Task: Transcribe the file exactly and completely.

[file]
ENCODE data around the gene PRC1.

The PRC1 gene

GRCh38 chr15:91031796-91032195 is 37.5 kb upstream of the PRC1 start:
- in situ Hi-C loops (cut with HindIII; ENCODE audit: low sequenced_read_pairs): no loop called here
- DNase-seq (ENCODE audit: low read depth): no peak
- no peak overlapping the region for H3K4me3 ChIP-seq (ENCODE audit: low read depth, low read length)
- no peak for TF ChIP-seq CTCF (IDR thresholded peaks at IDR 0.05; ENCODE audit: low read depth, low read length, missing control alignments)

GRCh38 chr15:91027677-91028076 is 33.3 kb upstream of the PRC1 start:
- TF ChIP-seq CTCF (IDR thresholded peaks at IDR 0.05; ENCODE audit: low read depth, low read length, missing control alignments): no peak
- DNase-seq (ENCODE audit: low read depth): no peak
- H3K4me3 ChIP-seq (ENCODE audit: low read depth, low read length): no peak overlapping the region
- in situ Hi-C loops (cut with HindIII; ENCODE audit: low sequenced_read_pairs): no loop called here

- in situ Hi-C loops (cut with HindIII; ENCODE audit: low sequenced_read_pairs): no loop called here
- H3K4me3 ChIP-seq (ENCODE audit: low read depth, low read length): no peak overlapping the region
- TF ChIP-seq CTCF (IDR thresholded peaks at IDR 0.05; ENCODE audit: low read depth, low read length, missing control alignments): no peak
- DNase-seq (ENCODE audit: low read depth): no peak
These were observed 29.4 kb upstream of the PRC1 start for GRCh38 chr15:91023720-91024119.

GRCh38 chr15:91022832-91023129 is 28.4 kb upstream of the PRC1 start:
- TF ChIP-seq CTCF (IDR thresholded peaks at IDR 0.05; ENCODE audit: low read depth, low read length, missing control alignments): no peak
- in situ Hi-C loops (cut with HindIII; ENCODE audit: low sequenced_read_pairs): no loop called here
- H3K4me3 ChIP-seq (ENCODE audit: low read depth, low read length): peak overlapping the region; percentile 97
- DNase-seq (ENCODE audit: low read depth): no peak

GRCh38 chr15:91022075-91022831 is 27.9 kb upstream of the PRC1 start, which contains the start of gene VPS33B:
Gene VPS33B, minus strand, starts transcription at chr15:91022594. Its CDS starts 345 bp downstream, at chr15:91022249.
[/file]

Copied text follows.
ENCODE data around the gene PRC1.

The PRC1 gene

GRCh38 chr15:91031796-91032195 is 37.5 kb upstream of the PRC1 start:
- in situ Hi-C loops (cut with HindIII; ENCODE audit: low sequenced_read_pairs): no loop called here
- DNase-seq (ENCODE audit: low read depth): no peak
- no peak overlapping the region for H3K4me3 ChIP-seq (ENCODE audit: low read depth, low read length)
- no peak for TF ChIP-seq CTCF (IDR thresholded peaks at IDR 0.05; ENCODE audit: low read depth, low read length, missing control alignments)

GRCh38 chr15:91027677-91028076 is 33.3 kb upstream of the PRC1 start:
- TF ChIP-seq CTCF (IDR thresholded peaks at IDR 0.05; ENCODE audit: low read depth, low read length, missing control alignments): no peak
- DNase-seq (ENCODE audit: low read depth): no peak
- H3K4me3 ChIP-seq (ENCODE audit: low read depth, low read length): no peak overlapping the region
- in situ Hi-C loops (cut with HindIII; ENCODE audit: low sequenced_read_pairs): no loop called here

- in situ Hi-C loops (cut with HindIII; ENCODE audit: low sequenced_read_pairs): no loop called here
- H3K4me3 ChIP-seq (ENCODE audit: low read depth, low read length): no peak overlapping the region
- TF ChIP-seq CTCF (IDR thresholded peaks at IDR 0.05; ENCODE audit: low read depth, low read length, missing control alignments): no peak
- DNase-seq (ENCODE audit: low read depth): no peak
These were observed 29.4 kb upstream of the PRC1 start for GRCh38 chr15:91023720-91024119.

GRCh38 chr15:91022832-91023129 is 28.4 kb upstream of the PRC1 start:
- TF ChIP-seq CTCF (IDR thresholded peaks at IDR 0.05; ENCODE audit: low read depth, low read length, missing control alignments): no peak
- in situ Hi-C loops (cut with HindIII; ENCODE audit: low sequenced_read_pairs): no loop called here
- H3K4me3 ChIP-seq (ENCODE audit: low read depth, low read length): peak overlapping the region; percentile 97
- DNase-seq (ENCODE audit: low read depth): no peak

GRCh38 chr15:91022075-91022831 is 27.9 kb upstream of the PRC1 start, which contains the start of gene VPS33B:
Gene VPS33B, minus strand, starts transcription at chr15:91022594. Its CDS starts 345 bp downstream, at chr15:91022249.